Repeatedly people ask us why we spell Aliza’s name the way we do. Some ask why we don’t spell it the ‘Mormon’ way like Eliza Roxbury Snow or some of the others in church history. It is very popular in Utah and is mostly confined to the intermountain west. As we found out in Oklahoma, not many people even knew how to say the name who did not know LDS history.
Truth be told, we first stumbled upon the name at St. John the Baptist, a church in Halesowen, Worcestershire, England. Here is a picture of the tombstone that caught our attention.
Joseph Willetts (1842 – 1903) is the son of Samuel Willetts (1800 – ?), Samuel Willetts (1800 – ?) is the son of Samuel Willetts (1769 – ?) and Mary Crumpton (1773 – 1787). Samuel Willetts (1800 – ?) is the brother to my Letitia Willetts (1795 – 1875). Letitia is my 4th great-grandmother who married James Coley (1795 – 1875).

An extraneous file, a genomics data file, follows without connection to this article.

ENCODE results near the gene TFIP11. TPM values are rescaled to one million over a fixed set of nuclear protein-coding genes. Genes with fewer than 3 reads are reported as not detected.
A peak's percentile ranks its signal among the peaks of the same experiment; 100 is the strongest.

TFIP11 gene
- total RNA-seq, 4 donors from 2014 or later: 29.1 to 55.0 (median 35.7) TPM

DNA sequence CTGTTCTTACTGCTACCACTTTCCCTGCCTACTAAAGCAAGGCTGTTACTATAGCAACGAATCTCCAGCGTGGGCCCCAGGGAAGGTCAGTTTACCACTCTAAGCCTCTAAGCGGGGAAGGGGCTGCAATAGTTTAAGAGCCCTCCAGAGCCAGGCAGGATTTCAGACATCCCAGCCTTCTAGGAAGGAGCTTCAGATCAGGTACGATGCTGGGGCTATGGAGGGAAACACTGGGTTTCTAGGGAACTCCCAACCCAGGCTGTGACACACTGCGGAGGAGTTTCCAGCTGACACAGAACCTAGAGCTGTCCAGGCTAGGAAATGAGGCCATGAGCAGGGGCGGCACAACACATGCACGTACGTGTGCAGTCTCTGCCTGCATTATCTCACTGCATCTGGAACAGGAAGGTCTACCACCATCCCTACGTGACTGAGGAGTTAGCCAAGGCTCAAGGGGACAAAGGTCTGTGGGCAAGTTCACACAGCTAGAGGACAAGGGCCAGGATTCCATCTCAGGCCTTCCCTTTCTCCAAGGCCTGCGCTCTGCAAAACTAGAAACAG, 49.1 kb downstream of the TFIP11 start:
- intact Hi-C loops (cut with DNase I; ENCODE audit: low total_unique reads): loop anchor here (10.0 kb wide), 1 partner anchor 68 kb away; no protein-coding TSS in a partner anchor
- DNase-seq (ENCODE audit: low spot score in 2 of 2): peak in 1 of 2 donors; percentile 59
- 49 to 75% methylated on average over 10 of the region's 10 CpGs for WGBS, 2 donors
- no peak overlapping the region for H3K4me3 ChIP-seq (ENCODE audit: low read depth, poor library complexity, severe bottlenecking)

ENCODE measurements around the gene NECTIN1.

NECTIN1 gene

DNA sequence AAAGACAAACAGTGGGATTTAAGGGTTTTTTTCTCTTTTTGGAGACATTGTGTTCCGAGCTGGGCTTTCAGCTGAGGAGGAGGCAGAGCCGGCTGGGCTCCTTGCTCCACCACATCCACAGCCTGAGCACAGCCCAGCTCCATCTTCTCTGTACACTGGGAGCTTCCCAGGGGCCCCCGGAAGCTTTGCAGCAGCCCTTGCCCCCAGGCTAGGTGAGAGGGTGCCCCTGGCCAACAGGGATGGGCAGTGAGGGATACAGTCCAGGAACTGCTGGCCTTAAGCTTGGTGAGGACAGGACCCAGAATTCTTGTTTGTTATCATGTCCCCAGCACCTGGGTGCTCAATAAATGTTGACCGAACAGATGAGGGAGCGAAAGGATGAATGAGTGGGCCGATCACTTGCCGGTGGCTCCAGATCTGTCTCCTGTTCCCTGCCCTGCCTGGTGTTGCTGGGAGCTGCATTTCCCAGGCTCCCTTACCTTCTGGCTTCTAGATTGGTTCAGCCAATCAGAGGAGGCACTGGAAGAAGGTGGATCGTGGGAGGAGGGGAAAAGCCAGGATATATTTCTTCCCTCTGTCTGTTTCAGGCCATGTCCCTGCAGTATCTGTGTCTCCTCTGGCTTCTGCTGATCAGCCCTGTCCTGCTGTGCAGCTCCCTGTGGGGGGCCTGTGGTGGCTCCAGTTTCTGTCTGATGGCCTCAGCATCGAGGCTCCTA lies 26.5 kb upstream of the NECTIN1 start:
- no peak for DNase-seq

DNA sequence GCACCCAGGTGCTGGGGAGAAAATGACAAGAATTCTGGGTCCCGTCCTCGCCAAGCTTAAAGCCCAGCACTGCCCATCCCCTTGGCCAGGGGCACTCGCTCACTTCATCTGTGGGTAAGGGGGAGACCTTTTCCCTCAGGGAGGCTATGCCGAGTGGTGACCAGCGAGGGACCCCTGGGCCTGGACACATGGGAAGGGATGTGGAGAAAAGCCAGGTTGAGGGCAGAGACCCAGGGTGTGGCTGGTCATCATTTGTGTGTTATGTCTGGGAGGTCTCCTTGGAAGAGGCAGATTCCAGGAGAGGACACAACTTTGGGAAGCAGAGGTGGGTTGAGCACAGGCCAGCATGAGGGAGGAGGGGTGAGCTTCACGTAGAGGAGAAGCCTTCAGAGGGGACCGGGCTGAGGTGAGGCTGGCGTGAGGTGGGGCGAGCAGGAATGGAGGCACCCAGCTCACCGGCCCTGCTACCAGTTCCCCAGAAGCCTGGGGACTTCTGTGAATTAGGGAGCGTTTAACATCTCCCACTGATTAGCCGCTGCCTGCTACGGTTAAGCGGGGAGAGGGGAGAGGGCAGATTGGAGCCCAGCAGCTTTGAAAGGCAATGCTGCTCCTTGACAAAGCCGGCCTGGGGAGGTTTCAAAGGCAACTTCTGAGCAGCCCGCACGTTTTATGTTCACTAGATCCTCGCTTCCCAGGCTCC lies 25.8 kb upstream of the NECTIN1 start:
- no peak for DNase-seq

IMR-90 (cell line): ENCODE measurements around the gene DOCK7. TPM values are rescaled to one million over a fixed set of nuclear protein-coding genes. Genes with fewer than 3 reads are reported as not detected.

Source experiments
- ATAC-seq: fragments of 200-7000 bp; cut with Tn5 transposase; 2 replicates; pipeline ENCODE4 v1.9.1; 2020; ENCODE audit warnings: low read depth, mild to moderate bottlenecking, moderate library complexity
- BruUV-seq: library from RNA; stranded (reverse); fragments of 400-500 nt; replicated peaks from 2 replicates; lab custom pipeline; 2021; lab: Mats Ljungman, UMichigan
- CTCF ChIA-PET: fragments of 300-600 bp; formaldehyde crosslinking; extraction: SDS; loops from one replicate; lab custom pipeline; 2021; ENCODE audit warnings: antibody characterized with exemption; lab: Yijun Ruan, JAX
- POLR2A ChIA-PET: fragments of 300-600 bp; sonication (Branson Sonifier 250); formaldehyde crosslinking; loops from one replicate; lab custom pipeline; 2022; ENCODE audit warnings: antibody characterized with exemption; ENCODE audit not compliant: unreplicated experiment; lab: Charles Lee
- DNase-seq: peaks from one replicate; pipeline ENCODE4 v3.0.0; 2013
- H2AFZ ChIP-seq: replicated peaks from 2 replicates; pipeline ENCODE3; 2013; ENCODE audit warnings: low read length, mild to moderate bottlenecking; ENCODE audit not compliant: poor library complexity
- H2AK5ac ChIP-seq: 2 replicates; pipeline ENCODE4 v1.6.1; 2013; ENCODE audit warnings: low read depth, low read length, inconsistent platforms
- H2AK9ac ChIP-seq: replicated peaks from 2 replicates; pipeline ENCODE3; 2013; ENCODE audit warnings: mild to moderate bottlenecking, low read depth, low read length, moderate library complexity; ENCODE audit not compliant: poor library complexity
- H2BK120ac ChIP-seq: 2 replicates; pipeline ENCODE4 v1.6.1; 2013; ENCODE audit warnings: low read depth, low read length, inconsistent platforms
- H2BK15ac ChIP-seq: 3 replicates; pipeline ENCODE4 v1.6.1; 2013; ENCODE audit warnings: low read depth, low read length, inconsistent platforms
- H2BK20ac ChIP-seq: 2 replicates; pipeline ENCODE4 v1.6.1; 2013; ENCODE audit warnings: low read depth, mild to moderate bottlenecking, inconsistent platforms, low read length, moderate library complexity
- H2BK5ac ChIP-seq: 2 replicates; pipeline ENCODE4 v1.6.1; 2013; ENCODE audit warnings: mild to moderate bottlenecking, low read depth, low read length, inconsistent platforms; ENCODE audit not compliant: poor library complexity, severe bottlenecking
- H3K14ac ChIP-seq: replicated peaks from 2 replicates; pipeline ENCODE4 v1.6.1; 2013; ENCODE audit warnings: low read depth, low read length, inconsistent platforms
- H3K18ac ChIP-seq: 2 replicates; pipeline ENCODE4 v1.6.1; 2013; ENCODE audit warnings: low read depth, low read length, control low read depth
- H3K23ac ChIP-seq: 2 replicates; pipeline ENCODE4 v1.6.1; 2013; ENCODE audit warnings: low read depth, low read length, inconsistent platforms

I have written of James and Letitia before.
At any rate, Aliza is the wife of Joseph Willetts. I don’t even know her maiden name. But once we saw the name, we both knew that we liked it and wanted to name our daughter after this Aliza Willetts (1844 – 1915) buried at St. John the Baptist in Halesowen, England.
Halesowen and nearby Hasbury and Lutley are strongholds of my Coley, Willetts, Parish, and Lea lines. Hopefully I will get to visit again some day when the heavens have not opened to unleash rains upon us. I also hope that maybe Aliza might be able to visit the grave of this namesake, maybe even with us.